Pink & Blue Mummyland

Pink and blue parenting through pink and blue moods….

Identity #2.5 – Benches

Before anyone gets confused by my convoluted numbering system, I should clarify Identity #3 is part written and on its way.

This is guest blog of sorts – except that although I didn’t write it, and the person who did doesn’t have a blog. She has a notebook, and a pencil, and a creative brain, that she sometimes honours me by sharing. Her name is Natalya, although some of you will know her as Beauty ICE (go and read about The Cast if that makes no sense to you!), and this is what she wrote:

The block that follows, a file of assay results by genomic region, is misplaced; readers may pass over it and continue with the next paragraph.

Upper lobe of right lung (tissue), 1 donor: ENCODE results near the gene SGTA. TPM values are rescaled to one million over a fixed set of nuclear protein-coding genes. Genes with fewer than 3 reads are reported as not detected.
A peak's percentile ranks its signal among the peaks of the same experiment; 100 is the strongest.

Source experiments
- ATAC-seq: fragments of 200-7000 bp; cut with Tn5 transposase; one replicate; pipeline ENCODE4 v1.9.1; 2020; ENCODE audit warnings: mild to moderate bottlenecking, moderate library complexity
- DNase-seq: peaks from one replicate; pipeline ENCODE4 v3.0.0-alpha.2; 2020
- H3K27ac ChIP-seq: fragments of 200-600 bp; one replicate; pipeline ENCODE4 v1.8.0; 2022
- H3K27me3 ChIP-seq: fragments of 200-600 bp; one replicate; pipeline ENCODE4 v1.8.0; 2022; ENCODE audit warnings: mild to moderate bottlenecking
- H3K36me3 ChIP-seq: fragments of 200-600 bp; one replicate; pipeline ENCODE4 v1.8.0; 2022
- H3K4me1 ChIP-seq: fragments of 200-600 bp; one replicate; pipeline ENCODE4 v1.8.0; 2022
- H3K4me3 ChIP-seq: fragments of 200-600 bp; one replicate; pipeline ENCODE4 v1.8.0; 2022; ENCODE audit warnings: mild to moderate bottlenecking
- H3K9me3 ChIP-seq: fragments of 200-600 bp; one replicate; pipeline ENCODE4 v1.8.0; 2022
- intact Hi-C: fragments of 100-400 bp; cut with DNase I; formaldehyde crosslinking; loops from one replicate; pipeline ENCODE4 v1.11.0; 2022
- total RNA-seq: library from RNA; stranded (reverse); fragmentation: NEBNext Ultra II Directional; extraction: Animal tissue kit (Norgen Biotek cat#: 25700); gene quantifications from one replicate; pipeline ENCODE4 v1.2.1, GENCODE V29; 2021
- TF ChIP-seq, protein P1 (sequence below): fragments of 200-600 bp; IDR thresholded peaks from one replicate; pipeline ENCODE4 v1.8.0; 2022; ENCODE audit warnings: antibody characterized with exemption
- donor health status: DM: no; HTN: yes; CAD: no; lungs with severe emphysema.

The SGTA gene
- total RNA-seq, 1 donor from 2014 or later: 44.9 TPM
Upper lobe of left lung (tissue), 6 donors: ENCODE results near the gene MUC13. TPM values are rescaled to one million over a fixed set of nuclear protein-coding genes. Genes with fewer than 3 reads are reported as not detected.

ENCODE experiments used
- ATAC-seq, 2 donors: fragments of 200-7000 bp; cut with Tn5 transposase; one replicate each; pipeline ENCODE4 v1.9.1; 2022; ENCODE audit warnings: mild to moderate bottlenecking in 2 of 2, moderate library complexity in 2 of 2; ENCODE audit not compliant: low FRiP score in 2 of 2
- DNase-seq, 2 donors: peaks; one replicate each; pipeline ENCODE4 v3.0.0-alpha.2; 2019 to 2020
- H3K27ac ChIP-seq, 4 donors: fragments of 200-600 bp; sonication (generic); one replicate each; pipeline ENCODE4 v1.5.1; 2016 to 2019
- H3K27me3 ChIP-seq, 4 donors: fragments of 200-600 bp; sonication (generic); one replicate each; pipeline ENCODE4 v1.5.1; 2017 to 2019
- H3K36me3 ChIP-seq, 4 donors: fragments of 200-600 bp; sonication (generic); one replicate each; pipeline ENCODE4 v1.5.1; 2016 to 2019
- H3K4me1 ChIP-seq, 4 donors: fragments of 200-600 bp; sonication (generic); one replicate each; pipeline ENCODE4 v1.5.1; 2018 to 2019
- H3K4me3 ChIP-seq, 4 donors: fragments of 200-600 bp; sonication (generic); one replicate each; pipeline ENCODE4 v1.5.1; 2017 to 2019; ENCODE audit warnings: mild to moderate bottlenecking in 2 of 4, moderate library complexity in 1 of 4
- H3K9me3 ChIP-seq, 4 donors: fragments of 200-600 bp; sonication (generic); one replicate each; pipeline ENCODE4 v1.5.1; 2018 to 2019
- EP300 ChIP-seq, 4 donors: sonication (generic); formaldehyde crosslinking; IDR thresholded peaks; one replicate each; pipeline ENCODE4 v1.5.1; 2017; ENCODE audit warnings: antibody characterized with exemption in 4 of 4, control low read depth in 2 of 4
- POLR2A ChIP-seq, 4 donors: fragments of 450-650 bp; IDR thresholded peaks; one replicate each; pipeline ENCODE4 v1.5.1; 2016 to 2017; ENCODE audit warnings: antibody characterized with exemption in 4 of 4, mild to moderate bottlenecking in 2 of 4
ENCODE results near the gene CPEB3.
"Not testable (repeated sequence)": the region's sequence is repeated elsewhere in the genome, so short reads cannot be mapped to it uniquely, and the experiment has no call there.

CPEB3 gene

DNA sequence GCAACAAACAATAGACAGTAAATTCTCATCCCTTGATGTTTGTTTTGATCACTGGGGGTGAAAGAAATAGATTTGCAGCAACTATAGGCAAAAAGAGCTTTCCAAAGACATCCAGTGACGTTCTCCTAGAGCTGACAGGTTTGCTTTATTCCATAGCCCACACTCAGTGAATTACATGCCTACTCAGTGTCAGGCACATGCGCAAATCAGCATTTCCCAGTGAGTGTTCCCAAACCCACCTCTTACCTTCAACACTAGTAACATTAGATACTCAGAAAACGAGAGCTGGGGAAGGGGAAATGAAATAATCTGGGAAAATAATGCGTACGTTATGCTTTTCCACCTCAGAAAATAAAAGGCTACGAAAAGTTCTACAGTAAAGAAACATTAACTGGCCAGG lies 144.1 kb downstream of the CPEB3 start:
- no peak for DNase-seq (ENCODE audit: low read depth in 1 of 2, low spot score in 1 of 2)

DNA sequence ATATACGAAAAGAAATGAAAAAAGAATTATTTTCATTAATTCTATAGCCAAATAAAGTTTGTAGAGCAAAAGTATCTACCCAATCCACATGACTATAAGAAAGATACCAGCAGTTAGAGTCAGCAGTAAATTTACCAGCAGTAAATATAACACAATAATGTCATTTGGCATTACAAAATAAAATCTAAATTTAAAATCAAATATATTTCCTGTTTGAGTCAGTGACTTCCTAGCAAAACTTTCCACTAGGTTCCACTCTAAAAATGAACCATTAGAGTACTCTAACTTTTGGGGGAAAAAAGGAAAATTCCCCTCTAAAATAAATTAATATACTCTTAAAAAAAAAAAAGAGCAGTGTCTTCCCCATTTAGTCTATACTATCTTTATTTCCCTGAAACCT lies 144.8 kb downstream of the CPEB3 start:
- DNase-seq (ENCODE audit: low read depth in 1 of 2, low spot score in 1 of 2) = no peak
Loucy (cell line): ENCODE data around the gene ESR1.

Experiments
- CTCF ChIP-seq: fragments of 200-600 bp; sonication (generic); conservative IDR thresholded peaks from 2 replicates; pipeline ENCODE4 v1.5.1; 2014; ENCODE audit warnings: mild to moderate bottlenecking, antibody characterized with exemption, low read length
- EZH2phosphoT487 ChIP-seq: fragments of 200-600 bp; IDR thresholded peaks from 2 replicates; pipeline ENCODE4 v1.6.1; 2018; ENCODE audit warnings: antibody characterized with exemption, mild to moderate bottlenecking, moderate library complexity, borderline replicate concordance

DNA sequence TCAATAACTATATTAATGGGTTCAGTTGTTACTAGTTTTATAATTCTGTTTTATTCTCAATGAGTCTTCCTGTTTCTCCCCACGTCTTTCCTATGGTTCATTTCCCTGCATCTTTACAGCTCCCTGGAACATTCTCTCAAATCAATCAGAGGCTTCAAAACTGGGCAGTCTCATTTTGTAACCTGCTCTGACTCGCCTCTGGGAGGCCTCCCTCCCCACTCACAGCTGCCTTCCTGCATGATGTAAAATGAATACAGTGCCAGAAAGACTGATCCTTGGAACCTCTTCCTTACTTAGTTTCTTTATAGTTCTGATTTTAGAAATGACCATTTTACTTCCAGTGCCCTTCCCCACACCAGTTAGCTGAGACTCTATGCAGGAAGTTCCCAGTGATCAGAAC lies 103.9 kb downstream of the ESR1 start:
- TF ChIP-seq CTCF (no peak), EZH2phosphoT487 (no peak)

The Bench

It’s enough to be what you were created to be.
Whether lovingly hand crafted,
Or one of millions formed by machine.
A bench is a bench.

Whether a meeting place for lovers
Or a place for the elderly to sit and take stock.
A bench is a bench.

Covered in raindrops,
Glistening frost,
In deep snow,
Or searing in a heat wave.
A bench is a bench.

It’s purpose is unchanging,
Not dependent on circumstance around it.
A bench is a bench.


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Identity #2 – Will the Real Me Please Stand Up?

happy birthday facebook!

This week sees eleven years since Facebook graced our screens (happy birthday Facebook!). I’ve found myself wondering how we portray ourselves on Facebook, and what it means when we call people our ‘friends’. I have 383 friends on Facebook. I couldn’t tell you much about most of them, and what I can tell you is only the good stuff. Facebook gives us a chance to show the best of ourselves and hide the worst of ourselves, putting out a completely false impression of who we really are.